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Ponca City Information

Ponca City History


The Ponca City Information website is not affiliated nor associated with the City of Ponca City, the website is provided by Kay County Media LLC as an information website for Ponca City, Oklahoma.

1888 — The Arkansas City depot was completed. Built of red brick, it had a train weather vane atop its roof and ornate fireplaces and mantels inside. The station had two waiting rooms, one for men, and one for women. In the south end of the depot was an elaborate dining room with a lunch counter that became known as the Harvey House. It featured a magnificent tile mantle and fireplace centered by a stained glass window showcasing an urn heaped with fruit.

One of the famous travelers who came through Arkansas City was Wa-shun'-gah, tribal chief of the Kaw Indians, who made it a habit to frequent the Harvey House. It was Wa-shun'-gah who told of an old Indian belief that tornadoes never strike in the area between the junctions of two rivers.

Other well-known visitors to the Arkansas City depot included William Jennings Bryan who was one of the nation's leading orators. He supported child labor regulations and women's suffrage, and later became a Democratic presidential candidate. Charles Curtis, vice president of the United States and George W. Miller, founder of the 101 Ranch, were other famous men who passed through on the train.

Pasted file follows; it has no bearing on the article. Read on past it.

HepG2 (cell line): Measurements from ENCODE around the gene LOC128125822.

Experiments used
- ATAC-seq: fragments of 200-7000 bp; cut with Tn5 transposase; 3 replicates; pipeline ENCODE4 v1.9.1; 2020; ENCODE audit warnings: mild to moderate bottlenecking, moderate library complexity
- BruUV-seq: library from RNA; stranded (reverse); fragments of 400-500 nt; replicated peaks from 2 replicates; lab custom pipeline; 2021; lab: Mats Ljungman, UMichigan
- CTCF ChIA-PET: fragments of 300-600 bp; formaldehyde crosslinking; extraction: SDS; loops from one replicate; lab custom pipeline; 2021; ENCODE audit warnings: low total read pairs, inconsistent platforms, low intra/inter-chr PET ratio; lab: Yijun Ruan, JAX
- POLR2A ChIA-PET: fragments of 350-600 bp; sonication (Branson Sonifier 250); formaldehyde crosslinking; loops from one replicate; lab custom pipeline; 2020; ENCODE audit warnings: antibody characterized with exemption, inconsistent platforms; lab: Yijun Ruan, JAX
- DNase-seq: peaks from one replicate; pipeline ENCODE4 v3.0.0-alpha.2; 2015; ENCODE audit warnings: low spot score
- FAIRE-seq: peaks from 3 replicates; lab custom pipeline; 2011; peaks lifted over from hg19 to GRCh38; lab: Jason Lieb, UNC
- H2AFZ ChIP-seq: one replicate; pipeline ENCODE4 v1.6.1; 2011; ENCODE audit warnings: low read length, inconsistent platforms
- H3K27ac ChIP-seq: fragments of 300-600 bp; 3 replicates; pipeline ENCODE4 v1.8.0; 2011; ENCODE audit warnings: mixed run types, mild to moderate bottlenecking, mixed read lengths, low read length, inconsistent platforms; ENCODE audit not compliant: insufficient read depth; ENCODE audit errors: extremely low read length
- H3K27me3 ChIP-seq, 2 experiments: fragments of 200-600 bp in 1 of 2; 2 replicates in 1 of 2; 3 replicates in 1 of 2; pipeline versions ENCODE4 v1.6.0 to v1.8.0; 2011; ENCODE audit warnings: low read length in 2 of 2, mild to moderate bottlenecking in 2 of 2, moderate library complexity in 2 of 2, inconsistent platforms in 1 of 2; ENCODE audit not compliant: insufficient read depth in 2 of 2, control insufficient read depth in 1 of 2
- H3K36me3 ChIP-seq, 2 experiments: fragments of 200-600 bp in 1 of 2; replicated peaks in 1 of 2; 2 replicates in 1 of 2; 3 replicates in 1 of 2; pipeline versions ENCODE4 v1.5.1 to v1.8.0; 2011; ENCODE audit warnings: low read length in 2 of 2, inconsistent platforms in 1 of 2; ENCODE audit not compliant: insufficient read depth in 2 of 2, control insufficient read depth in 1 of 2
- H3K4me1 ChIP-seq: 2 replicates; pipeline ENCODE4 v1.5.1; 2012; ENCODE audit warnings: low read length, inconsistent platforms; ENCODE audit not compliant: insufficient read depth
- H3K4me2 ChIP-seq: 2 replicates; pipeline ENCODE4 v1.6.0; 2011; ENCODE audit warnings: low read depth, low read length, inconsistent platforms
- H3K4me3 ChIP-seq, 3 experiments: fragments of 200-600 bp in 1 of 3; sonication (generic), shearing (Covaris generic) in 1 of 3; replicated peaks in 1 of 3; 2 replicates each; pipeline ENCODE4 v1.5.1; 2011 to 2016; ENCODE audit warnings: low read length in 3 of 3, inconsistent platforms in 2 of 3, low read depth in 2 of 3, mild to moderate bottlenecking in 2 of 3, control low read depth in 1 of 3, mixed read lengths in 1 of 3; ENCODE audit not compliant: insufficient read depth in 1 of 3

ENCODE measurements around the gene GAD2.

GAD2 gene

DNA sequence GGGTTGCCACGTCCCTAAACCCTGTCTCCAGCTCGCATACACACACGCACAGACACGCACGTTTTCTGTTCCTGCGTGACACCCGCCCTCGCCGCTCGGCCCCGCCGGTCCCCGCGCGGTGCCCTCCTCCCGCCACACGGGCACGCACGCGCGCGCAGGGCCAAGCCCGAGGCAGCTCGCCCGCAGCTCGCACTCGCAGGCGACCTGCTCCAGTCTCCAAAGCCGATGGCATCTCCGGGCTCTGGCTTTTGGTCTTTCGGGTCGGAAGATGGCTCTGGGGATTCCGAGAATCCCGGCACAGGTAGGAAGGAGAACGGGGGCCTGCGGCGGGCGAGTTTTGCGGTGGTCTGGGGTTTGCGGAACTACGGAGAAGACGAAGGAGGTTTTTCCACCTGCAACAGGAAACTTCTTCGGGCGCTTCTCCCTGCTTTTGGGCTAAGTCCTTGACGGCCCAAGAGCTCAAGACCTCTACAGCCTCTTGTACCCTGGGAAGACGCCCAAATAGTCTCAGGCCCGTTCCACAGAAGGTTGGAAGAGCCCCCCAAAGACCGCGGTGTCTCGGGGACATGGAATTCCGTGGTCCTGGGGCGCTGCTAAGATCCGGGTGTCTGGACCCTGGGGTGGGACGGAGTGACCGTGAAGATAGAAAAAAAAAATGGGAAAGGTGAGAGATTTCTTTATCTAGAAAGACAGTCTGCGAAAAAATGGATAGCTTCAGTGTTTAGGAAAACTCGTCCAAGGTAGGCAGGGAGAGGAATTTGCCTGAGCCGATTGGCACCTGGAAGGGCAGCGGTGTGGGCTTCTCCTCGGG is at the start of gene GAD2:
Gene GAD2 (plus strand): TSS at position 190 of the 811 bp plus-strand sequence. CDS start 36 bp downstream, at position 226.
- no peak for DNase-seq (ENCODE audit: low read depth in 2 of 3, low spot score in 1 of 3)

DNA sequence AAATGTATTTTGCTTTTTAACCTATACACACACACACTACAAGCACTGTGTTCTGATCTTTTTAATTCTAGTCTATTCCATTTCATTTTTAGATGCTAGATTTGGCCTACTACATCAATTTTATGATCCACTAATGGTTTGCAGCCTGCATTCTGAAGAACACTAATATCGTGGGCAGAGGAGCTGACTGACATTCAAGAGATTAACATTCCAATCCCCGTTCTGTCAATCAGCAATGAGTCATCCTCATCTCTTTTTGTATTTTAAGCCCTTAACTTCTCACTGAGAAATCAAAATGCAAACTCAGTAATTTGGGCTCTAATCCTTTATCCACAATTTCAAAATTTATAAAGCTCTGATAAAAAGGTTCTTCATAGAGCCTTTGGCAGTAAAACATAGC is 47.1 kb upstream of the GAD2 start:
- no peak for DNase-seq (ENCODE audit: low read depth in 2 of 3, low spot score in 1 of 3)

The Cherokee Outlet was in the form of a rectangular strip lying south of and along the Kansas border, approximately 225 miles east and west, and 60 miles north and south. From its shape it became known as the Cherokee Strip or "The Strip." It included the counties now known as Kay, Osage, Pawnee, Noble, Grant, Garfield, Alfalfa, Major, Woods, Woodward, and Harper, plus portions of Ellis and Payne counties.

While driving their cattle across the Cherokee Outlet, cattlemen grazed their cattle for long periods due to the abundance of good water and grass. At first they did so without authority, but later made arrangements with the Cherokee Indians to pasture their cattle in the outlet at 25 cents per head, which later increased to 45 cents.

Soon, a cattlemen's association was formed, with government approval. The group leased the Cherokee Outlet from the Cherokees for five years at a rental of $100,000 a year.

In 1888, they obtained a second lease for five years at $200,000 per year.

There was considerable agitation regarding the opening of the Cherokee Outlet to settlement. The United States government negotiated with the Cherokee nation for the purchase of the outlet in order to open it for settlement. In earlier years, the government had purchased other eastern portions of the outlet as reservations for the Pawnees, the Kaws, and some other tribes located near the Kansas state line. Text Starts Here